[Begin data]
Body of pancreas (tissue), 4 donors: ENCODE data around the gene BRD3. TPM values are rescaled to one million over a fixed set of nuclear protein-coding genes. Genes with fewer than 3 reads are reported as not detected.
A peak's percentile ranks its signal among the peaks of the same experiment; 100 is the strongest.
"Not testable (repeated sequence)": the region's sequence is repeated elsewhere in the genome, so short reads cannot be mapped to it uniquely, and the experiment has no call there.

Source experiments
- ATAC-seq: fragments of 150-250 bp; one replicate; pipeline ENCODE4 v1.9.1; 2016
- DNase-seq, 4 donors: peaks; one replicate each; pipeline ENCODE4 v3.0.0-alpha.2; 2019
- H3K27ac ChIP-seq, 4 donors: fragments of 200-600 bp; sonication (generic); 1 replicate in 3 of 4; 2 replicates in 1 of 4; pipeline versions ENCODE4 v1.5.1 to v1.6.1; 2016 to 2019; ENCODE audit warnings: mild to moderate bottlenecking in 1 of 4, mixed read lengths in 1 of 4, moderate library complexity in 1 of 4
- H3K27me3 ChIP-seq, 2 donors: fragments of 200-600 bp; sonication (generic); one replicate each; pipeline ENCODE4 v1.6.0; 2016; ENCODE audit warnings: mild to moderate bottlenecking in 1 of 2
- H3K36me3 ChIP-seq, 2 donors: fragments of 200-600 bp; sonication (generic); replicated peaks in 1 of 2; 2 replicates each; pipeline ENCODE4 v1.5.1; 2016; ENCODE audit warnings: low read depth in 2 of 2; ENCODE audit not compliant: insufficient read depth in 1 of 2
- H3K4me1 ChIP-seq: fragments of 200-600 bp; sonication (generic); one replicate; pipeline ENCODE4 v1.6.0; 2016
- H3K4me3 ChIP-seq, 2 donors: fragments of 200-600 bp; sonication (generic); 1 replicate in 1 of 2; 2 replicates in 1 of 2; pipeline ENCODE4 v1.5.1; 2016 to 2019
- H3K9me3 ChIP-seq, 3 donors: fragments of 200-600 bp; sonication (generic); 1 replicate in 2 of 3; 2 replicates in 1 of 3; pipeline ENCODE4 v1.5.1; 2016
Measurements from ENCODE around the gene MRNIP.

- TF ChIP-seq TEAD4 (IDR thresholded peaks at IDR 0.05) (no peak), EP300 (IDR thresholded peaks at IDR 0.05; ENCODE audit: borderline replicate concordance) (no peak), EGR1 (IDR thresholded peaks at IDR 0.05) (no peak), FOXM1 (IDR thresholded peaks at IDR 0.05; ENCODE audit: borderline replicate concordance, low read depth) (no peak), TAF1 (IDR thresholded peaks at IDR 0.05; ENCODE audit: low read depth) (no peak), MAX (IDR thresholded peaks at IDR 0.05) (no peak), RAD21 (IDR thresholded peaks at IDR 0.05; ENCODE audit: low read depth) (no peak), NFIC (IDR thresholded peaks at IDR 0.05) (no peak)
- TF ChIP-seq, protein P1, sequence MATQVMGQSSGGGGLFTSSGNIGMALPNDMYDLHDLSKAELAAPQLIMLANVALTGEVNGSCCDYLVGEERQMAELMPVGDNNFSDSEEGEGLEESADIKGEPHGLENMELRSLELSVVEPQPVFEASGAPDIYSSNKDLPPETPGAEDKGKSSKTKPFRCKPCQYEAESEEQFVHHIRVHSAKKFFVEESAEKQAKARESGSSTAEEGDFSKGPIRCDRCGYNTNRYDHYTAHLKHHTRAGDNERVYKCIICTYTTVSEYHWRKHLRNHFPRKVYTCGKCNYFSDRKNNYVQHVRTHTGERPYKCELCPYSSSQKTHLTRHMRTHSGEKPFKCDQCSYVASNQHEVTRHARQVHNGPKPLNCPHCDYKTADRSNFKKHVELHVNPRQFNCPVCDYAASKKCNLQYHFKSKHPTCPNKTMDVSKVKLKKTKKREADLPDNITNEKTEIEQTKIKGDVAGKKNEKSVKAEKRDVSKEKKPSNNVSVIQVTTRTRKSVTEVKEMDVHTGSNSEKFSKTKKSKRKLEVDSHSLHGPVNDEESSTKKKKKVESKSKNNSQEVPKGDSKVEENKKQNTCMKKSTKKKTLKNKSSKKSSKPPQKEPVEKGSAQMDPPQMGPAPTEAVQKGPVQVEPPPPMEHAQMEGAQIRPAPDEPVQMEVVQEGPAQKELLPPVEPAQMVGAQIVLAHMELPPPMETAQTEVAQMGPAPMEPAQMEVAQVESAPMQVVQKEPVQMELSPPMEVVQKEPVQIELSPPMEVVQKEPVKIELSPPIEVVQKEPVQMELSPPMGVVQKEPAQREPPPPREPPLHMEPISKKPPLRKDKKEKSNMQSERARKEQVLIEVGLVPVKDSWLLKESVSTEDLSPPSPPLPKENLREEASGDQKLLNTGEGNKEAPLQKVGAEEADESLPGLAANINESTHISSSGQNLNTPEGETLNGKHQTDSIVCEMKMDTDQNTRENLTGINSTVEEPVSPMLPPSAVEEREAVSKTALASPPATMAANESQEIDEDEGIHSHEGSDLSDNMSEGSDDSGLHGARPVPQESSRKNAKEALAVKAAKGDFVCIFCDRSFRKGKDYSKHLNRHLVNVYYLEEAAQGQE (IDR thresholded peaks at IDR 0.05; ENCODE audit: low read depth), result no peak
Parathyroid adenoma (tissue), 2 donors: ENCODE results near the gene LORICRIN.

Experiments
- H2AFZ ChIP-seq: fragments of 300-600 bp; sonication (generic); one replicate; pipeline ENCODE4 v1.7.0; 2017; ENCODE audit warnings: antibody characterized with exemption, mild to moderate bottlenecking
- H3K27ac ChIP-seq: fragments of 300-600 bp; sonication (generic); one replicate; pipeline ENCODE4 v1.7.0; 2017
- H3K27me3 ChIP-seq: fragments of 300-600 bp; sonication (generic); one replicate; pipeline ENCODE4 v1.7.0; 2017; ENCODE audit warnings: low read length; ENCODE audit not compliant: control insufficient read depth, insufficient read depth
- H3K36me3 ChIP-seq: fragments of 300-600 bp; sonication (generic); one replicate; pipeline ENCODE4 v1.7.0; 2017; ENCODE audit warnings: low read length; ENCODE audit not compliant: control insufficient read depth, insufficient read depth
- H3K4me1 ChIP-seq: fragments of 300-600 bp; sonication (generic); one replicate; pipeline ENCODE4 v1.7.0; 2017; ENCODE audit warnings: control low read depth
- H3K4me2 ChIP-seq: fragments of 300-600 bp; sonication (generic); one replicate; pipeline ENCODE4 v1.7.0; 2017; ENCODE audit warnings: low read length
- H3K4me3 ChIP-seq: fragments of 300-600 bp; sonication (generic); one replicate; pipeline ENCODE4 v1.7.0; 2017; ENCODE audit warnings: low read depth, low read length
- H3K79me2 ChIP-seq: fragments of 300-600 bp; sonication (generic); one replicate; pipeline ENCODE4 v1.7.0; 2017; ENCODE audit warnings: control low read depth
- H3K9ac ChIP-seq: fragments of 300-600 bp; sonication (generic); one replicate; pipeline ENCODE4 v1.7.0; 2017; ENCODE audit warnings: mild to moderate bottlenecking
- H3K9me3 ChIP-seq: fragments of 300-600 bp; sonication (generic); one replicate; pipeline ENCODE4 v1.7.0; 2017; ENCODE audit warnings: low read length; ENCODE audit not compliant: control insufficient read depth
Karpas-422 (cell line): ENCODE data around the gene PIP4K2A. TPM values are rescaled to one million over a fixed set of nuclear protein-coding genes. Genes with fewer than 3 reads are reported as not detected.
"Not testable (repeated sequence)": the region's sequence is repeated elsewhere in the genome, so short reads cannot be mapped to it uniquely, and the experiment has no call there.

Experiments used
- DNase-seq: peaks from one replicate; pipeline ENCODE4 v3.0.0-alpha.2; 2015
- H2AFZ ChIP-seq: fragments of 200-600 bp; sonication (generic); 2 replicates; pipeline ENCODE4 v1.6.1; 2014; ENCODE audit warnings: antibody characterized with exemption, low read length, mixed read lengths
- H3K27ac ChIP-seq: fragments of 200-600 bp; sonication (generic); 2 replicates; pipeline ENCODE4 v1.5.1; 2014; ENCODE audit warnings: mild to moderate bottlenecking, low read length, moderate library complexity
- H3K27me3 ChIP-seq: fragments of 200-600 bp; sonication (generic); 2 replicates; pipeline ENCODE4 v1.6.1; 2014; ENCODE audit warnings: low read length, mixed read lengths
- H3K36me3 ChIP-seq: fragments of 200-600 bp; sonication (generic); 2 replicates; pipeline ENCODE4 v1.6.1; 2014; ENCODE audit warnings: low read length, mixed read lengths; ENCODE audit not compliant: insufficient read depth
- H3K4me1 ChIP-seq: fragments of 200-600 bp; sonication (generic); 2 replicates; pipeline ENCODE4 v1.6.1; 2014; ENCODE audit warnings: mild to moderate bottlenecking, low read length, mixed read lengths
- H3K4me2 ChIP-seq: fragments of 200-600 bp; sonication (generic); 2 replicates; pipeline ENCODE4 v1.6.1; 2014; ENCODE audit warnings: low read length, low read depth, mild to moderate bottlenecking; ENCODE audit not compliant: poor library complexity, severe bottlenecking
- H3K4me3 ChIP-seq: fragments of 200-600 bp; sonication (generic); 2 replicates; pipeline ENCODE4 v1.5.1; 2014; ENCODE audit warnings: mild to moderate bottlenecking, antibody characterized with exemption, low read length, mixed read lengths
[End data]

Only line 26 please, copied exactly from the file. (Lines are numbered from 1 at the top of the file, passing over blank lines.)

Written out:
- H3K9ac ChIP-seq: fragments of 300-600 bp; sonication (generic); one replicate; pipeline ENCODE4 v1.7.0; 2017; ENCODE audit warnings: mild to moderate bottlenecking